I figure this now-familiar area is a good place to see if I can lead something a little harder. After a few nice easier routes in warm, pleasant afternoon weather, I pick out Solitary Refinement 5.10a. It’s a shady, gently overhanging, blocky sport climb. Ann and I are both nervous, and I fight to stay calm as I start. The first two clips go well, then suddenly the climbing seems incredibly hard. I fight to reach for a terrible hold and fall off. It’s an easy fall, which helps. After dangling I figure out that I need to follow the big holds (HELLO), and manage to finish the nice mix of rounded blocks, a bulgy arete, and some final thin face moves. Whew! I enjoy the small victory and the physical workout, but still feel a little shaken and unsure how much I want to pursue harder grades. So our endless rocky romance with climbing goes on…
This little canyon is a sweet place to escape for an afternoon. The creek is still running, and lately we’ve been seeing a lot of frogs.
5 responses to “Return to Jailhouse Rock”
Of course, I’m going to give out advice here that I can’t follow myself… but here goes anyway. 🙂
In the last few months, I’ve had the following basic truism flung in my face from a million different directions: **You can’t climb harder if you aren’t comfortable falling.**
All of the people who I have met who climb beautiful, hard routes are happy to fly through the air over and over again as they work through their projects. Plus, it’s usually safer to fall on harder, vertical routes than the easier ones. You just have to wrap your brain around the fact that you can fall, and it is ok.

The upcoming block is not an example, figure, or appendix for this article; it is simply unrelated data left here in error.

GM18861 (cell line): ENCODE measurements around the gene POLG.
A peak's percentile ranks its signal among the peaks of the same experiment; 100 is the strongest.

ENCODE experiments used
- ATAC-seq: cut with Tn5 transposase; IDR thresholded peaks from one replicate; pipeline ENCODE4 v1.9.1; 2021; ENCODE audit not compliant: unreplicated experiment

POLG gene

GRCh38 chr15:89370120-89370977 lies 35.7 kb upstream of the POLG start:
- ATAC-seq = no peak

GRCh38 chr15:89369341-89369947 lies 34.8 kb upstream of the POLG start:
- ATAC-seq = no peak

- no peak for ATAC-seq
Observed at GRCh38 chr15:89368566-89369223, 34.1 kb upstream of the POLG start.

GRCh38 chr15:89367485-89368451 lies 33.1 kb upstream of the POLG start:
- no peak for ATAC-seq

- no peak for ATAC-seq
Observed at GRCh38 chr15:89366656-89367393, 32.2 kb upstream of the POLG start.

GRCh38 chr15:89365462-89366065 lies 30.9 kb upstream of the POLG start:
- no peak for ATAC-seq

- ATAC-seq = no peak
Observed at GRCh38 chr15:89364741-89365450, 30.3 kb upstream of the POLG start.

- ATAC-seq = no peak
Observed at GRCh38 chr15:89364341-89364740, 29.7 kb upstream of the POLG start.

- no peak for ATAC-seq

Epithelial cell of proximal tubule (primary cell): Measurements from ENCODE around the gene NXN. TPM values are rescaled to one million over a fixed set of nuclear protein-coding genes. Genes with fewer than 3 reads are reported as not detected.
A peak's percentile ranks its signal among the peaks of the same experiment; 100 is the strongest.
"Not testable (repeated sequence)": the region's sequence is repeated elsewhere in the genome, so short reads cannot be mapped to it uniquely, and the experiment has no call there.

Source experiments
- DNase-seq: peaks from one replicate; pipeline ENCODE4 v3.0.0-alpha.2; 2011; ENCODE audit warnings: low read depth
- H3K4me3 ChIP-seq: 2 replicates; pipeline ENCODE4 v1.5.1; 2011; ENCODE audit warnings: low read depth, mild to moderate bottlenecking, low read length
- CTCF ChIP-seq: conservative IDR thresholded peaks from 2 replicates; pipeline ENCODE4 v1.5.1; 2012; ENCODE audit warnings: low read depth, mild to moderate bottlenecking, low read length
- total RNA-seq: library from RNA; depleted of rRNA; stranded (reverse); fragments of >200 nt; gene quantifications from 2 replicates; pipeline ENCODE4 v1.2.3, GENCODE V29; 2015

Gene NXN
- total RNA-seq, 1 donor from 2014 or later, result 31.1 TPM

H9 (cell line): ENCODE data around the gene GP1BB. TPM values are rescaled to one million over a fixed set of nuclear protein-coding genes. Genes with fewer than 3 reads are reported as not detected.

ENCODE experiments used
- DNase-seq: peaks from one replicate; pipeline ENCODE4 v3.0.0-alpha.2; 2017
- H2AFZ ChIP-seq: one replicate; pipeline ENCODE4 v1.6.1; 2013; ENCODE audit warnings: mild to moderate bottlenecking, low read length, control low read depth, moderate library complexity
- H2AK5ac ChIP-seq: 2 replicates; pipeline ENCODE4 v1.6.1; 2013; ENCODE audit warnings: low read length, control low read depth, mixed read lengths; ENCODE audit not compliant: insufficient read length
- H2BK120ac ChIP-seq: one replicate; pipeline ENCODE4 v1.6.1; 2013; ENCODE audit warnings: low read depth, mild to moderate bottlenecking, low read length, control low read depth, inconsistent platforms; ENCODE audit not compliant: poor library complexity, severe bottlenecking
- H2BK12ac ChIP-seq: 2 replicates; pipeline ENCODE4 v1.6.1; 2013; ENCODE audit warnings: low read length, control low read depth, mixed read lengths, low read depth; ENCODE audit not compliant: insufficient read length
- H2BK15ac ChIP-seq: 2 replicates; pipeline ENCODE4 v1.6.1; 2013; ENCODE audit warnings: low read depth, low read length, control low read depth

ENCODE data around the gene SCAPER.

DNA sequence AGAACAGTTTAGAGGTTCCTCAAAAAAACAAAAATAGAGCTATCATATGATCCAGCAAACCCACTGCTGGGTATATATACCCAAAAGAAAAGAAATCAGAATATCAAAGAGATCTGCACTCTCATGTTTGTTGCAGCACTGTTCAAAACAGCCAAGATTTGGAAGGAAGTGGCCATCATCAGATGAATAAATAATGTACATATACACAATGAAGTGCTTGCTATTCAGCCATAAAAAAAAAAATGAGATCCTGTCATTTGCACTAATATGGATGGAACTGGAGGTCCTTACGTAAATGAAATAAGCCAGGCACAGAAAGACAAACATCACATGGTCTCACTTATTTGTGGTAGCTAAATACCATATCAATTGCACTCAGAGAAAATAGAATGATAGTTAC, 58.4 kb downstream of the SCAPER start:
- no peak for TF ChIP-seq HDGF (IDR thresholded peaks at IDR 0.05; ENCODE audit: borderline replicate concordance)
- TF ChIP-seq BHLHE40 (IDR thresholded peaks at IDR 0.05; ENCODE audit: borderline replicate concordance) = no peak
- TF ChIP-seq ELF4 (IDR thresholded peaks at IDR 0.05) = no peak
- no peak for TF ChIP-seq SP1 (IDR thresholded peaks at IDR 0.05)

I know this is hard for both the leader and the belayer sometimes. Maybe, if you wanted some help, you could invest in a grigri and find some place safe to practice taking lead falls. Start small and work up to more realistic falls. Falling safely (and safely belaying a lead fall) is an important skill that should get as much practice as anything else. 🙂
And yes, I know, this little speech should sound really ironic coming out of my mouth. 🙂
PS – If you disagree with my thesis that falling is an important skill, you should read “9 out of 10 Climbers Make The Same Mistakes.” Heck, you might want to read it regardless… it is enlightening.
I was going to write up a review of it… sometime this spring….
I don’t mind! I’m not against falling in reasonable situations (especially on someone else’s rope ;), but I do ask myself whether I enjoy working on a hard route as much as I do just sending easier ones. I know that “projecting” is not what I want to do. That’s much of the struggle for me.
(Not to say I don’t get sketched out about falling – that’s definitely part of it too!)
Oh, I totally understand. Easy routes can be plenty of fun. Mark used to say (years and years ago) that he didn’t need to climb 5.10, because it was just 5.9 with smaller holds. And then, a couple years back, it was that he didn’t want to climb 5.11, because that was just 5.10 with smaller holds.
I think the reality comes down to standing at the base of a beautiful, solid stone wall sweeping over head, and thinking “I want to climb that!” and needing to be able to handle whatever grade that might require. 🙂